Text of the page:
- A victim of crime is an individual who has suffered injury from a criminal offence.
- A person adversely affected by crime is also a victim of crime plus their family members and witnesses.
- The principles in the Victims’ Charter apply to both victims of crime and persons adversely affected by crime.
- A victim of crime is defined in legislation.
Who can be considered a victim of crime?
The Victims’ Charter provides a three-step definition of a ‘victim of crime’ and ‘a person adversely affected by crime.’ Individuals must satisfy all three steps for the Victims’ Charter to apply. However, this is only in so far that an individual is receiving investigatory, prosecutorial or victims’ services provided by a prescribed agency.
What the Victims Charter says
A criminal offence needs to have occurred. The following factors may apply:
An injury needs to be suffered by the individual. This can be any combination of the following:
To be a victim of crime (category 1) an individual must have suffered injury as a direct result of a criminal offence
To be a family member victim (category 2), a category 1 victim must:
To identify as a family member victim, the individual must also:
To be a person adversely affected by crime (category 3) that person can be:
What is the difference between victims of crime and persons adversely affected by crime?
More Charter Principles apply to victims of crime than persons adversely affected by crime.
All Charter Principles apply to victims of crime. The provisions that apply to persons adversely affected by crime are:
- Principle 1 - treatment with courtesy, respect and dignity
- Principle 3 – special treatment of disadvantaged persons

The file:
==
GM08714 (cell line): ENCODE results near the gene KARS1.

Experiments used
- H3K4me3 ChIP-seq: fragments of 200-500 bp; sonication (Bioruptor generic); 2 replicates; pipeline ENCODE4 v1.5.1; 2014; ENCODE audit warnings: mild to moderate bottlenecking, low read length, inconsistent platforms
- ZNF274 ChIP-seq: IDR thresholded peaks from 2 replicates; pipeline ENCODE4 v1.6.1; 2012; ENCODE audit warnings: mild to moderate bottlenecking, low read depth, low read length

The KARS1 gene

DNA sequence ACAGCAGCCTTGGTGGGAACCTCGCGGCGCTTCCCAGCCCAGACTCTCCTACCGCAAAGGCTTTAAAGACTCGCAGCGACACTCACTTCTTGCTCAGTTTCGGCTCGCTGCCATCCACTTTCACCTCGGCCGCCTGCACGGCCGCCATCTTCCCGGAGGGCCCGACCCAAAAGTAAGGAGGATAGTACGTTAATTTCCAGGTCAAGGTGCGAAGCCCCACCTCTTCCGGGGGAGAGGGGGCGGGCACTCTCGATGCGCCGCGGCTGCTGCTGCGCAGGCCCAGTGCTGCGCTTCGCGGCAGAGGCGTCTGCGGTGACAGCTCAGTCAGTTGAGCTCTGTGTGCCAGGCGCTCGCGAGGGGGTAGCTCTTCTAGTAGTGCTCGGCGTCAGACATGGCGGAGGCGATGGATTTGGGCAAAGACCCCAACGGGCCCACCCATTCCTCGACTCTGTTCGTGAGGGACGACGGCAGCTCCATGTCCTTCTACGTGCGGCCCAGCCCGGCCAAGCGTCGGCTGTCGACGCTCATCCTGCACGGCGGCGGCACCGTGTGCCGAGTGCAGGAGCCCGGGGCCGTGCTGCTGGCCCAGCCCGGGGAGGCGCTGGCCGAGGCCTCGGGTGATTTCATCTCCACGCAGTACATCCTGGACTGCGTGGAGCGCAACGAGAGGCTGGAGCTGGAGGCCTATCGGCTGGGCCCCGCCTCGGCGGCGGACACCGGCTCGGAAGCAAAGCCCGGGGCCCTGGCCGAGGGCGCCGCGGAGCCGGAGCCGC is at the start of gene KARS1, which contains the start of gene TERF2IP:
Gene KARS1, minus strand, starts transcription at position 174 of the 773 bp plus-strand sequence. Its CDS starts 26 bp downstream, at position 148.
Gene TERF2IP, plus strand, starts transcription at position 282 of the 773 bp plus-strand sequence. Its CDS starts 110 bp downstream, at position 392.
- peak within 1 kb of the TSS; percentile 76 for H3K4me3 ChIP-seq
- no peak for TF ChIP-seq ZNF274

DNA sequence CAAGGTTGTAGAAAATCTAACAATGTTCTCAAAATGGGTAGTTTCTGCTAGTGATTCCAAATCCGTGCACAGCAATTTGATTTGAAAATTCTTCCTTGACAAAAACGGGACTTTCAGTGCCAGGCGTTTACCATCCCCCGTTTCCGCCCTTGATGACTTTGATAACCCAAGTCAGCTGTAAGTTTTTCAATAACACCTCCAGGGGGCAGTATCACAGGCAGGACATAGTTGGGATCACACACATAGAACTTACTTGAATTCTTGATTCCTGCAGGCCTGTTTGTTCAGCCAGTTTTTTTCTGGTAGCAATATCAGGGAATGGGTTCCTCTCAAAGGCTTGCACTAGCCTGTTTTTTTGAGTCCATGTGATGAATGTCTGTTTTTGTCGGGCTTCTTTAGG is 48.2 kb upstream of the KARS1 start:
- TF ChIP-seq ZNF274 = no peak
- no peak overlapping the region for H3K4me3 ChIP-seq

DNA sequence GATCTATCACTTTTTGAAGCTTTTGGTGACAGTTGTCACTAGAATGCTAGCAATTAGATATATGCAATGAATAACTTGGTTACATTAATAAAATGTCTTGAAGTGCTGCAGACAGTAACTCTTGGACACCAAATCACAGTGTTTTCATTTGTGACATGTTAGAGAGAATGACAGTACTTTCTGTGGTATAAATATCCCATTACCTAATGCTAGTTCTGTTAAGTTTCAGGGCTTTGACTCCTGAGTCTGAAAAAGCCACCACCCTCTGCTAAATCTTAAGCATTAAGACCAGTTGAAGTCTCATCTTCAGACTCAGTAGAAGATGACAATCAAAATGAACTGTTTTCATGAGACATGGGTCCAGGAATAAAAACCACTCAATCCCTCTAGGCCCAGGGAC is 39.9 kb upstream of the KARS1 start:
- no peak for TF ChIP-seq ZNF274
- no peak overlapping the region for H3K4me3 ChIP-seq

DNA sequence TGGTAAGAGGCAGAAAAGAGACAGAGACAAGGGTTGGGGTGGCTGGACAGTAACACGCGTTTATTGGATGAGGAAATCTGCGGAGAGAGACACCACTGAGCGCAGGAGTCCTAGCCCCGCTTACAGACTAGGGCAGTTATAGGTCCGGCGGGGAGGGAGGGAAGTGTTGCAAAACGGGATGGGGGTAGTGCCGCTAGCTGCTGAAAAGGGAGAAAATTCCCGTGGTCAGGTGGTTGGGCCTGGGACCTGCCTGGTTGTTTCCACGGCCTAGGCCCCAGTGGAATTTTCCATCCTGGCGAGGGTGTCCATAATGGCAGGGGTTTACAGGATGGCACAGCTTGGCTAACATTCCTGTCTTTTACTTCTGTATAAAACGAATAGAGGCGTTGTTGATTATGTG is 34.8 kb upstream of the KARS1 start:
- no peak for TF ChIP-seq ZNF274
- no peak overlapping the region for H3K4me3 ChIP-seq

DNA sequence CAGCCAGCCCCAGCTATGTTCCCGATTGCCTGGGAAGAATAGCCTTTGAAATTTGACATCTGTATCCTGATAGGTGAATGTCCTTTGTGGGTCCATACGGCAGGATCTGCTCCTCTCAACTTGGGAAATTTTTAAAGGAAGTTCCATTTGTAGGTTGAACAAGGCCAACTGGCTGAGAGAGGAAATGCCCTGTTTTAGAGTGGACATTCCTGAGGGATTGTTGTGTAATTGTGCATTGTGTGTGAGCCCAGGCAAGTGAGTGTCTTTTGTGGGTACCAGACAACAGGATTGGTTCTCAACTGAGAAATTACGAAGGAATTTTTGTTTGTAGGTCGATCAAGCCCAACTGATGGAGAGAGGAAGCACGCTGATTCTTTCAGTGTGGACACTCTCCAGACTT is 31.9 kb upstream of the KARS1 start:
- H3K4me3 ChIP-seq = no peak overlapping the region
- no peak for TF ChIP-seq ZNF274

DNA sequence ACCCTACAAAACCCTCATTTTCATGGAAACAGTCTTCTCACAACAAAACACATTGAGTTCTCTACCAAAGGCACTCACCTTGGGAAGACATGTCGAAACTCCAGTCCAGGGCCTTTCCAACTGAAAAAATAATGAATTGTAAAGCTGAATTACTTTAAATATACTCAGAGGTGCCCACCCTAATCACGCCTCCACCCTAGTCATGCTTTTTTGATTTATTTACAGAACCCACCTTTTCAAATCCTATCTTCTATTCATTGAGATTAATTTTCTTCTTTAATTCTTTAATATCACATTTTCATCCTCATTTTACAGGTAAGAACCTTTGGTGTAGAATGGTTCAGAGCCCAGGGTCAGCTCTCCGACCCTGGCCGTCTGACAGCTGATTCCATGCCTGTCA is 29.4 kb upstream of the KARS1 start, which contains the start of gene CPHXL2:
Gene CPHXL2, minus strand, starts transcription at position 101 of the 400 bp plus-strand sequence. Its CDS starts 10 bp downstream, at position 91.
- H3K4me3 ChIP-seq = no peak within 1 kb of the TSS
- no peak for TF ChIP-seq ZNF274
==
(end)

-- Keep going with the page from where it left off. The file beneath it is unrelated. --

- Principle 4 – information on available services and support
What is the difference between victims of crime and other victims/survivors
There may be instances where an individual does not want to be identified as a victim of crime. For some, this title does not accurately represent their experience. It is acknowledged the definition of victim/survivor in a general sense may be different to the definition in the Victims’ Charter.
In these situations, agencies may find the Charter objectives are helpful with accommodating the needs of these individuals. This includes:
- recognising the impact of crime, including the impact on families, witnesses to the crime and in some cases, the broader community
- recognising that some individuals have an inherent interest in the response by the criminal justice system to a crime
- acknowledging the individual's role as a participant, but not a party, in proceedings for criminal offences
- reducing the likelihood of secondary victimisation by the criminal justice system.
What happens if the Victims’ Charter does not apply?
If an individual’s circumstances do not meet the definition of victim of crime or person adversely affected by a crime, the Victims’ Charter may not apply. Agencies could decide whether it is appropriate to apply the Victims’ Charter despite the individual not meeting the definition. This may arise in the following situations:
- When there is a civil dispute (i.e. a court dispute between two individuals) and no criminal offence has occurred.
- When there is an application for a personal safety intervention order and no criminal offence has occurred.
- When it is unclear if the criminal offence caused injury,
- When a client is not interacting with an agency in an investigatory or prosecutorial capacity or is not accessing a victims’ service provided by an agency.